A former colleague and friend once told me, ‘Daniel, nobody really wants advice.’ What he meant was, when we’re in a fix, all we want is for somebody to approve of what we already think.
But when somebody tells you their problem, it’s natural to want to give them a solution. Resist that urge. It’s much more powerful, and empowering, to simply listen and let them speak.
Here’s how you can listen perfectly.
Close your laptop. Turn the telly off. You might not be able to block out every distraction, but you can take care of the obvious. Suggest moving to a quiet place if you’re somewhere busy.
When was the last time you actually turned your phone off? What a generous gesture it would be in 2018. Like hiring a plane to write, ‘I CARE ABOUT U’ across the sky.
If you’re face-to-face with somebody, take the phrase literally. Turn yourself towards them and keep regular eye contact. Nod from time to time, and don’t cross your arms.
Long, unbroken eye contact can feel quite intense - for both of you. It’s fine to look away briefly, and to do this frequently. But stay focused on your person and keep listening.
Sometimes the hardest thing about listening is remembering what you’re being told. But we make it hard on ourselves, because we’re busy forming opinions or thinking about our reply.
Go over what they’re saying in your head. This will help it stick, stop you getting distracted by your own thoughts on the situation, and keep you focused entirely on their feelings.
Just like switching off your tech and moving to a private place, paraphrasing what somebody’s said is a powerful way to show you’re really with them.
When there’s a natural pause, try a verbal summary of the facts and feelings they’ve expressed. It can encourage them to keep speaking and reflect on what they’ve said so far.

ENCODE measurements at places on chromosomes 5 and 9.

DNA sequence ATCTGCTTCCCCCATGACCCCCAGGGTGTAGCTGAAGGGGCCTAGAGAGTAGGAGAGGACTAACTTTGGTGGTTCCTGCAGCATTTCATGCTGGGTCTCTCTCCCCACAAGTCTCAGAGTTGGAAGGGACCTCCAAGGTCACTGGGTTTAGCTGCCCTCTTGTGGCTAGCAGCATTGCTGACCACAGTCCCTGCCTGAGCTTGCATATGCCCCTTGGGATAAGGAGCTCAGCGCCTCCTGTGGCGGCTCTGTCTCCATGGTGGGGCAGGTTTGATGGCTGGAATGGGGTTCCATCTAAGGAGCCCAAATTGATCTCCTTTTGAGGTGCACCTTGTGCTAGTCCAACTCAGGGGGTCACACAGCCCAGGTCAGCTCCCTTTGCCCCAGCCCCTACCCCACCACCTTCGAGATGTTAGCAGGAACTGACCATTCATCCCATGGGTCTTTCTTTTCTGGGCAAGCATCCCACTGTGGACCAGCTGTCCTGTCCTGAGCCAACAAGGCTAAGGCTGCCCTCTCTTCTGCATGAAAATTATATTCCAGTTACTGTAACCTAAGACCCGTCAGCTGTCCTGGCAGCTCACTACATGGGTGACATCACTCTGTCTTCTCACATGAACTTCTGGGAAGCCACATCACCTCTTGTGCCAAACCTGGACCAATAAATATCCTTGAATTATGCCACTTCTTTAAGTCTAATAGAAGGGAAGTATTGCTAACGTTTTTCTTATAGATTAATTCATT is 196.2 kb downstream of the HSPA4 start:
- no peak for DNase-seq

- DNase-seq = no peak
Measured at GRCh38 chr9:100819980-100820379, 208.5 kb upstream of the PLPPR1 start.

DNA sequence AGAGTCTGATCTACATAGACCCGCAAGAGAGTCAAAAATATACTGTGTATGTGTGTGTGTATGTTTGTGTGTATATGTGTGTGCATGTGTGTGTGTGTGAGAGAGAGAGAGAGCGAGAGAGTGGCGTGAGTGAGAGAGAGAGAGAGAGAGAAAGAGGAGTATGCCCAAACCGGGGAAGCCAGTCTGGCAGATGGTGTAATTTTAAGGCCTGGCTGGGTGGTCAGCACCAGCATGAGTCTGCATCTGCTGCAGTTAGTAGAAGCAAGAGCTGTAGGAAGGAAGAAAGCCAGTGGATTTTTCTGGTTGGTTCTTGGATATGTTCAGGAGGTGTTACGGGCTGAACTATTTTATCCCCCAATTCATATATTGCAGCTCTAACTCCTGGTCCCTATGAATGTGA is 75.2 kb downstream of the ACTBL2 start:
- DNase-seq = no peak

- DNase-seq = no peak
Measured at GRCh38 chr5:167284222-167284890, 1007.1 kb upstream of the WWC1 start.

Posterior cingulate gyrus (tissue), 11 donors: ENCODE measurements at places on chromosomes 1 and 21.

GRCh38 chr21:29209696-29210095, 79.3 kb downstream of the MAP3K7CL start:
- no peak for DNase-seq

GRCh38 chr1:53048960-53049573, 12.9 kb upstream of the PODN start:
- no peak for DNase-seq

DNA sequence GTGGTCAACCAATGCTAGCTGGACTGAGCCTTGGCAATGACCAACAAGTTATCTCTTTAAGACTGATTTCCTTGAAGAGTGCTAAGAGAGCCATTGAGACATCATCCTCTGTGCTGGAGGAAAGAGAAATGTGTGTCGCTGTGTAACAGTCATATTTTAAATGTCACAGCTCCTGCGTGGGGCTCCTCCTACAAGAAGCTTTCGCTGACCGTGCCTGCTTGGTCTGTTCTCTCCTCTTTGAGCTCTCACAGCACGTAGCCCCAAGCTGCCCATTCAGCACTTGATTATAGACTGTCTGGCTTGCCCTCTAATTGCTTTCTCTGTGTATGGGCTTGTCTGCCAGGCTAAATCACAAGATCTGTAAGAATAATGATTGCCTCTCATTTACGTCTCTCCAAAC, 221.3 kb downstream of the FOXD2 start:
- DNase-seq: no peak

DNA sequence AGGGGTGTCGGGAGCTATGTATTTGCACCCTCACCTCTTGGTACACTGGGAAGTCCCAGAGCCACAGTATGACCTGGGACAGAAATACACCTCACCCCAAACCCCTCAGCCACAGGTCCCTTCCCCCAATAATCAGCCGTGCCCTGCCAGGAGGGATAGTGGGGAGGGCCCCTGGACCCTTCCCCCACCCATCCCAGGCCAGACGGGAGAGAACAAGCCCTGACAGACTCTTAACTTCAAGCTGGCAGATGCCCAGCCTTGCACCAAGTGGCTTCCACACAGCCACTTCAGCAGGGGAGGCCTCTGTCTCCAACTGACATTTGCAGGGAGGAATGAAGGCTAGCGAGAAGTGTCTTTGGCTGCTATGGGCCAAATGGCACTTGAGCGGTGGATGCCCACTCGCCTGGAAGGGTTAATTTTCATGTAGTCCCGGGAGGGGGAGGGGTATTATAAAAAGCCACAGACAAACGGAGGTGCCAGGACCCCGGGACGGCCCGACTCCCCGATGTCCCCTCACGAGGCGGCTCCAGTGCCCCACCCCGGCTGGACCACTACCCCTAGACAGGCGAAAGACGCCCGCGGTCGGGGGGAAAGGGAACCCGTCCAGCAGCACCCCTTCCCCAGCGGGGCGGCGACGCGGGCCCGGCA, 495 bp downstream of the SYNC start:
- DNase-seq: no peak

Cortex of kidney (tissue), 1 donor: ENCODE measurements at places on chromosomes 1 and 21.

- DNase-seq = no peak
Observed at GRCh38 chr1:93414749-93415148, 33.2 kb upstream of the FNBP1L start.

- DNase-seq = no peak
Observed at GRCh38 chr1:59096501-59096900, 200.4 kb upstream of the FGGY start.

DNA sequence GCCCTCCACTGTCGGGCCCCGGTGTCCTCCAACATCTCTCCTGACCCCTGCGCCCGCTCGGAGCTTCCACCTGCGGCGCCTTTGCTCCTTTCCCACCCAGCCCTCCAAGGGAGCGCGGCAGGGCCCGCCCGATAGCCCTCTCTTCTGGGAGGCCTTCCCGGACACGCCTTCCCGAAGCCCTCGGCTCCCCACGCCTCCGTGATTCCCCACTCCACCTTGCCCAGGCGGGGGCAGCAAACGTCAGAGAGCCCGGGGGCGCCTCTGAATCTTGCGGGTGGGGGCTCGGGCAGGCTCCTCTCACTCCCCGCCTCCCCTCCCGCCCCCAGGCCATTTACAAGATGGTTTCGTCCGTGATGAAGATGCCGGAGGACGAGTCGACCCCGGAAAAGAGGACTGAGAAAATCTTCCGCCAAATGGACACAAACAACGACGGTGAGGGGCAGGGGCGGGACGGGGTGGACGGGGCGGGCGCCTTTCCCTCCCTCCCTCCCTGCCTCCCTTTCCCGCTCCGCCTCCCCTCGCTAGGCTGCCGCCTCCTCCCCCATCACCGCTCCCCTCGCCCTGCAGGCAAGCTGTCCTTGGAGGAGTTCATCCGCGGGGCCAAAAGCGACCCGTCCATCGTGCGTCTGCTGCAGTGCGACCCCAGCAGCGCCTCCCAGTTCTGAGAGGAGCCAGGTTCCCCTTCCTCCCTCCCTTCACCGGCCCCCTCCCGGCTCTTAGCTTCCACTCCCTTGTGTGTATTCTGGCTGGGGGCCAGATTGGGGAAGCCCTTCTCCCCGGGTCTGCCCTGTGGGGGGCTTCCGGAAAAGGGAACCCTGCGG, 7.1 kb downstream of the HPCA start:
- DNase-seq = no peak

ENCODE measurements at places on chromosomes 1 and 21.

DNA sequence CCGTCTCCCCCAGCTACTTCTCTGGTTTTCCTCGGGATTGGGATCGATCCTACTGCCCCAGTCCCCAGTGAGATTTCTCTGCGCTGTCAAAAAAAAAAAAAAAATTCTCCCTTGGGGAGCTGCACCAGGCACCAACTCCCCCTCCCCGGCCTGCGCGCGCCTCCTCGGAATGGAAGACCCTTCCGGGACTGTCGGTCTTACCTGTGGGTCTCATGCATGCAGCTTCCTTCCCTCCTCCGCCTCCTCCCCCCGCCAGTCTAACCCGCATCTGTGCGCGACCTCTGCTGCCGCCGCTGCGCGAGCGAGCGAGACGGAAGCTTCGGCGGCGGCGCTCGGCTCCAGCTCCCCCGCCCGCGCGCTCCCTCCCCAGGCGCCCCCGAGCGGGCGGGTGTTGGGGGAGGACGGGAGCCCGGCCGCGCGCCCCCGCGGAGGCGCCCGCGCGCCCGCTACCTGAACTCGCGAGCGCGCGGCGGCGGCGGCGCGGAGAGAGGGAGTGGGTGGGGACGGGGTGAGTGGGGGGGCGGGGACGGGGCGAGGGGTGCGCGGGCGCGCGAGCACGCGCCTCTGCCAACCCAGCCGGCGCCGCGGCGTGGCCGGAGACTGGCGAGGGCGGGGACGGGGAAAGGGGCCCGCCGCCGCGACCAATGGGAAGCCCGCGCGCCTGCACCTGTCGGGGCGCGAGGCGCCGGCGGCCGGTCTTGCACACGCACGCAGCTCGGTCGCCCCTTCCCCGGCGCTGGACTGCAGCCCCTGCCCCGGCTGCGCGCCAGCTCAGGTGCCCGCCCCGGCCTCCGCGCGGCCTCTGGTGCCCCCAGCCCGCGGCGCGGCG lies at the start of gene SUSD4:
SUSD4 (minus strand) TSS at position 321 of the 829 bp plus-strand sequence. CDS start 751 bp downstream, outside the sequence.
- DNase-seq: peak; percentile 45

When we use the phrase ‘opening up’, what we really mean is ‘making ourselves vulnerable’. Talking to somebody, even somebody who cares about you, can be a hard thing to do.
So if your person starts to ‘close up’, ask them if they can expand on what they’ve just said. Ask ‘How did that make you feel?’, or ‘Can you tell me a bit more about that?
The hardest thing about listening well is remembering it isn’t a conversation, or not an equal one at least. Your part is important, but it’s mostly silent - like Johnny Depp in Edward Scissorhands (just 169 words in an hour and 45 minutes).
If you feel like you need to show you’re listening, nod and mm-hmm every now and then. Otherwise, let your body language show that you’re really present.
‘I know exactly what you mean. Once, I was… and what worked for me was...’ We’ve all done this. We’re just trying to be helpful but what we’re actually saying is, ‘I’m going to talk about myself now.’
It’s not your job to find the answers. Unless they ask you to, try not to talk about your own experiences. If you think it’s really necessary to offer advice, ask permission first. ‘Would you like to hear what I would do?’
Because you’re a nice person, you’ll want to feel like you’ve helped your friend. And you have, by listening. But if it feels right, there is something else you could try.
The GROW model is a tried-and-tested coaching technique. It works by encouraging somebody to list the things they could do to improve their situation, and then commit to giving one of them a try. Find out how to coach somebody using the GROW model.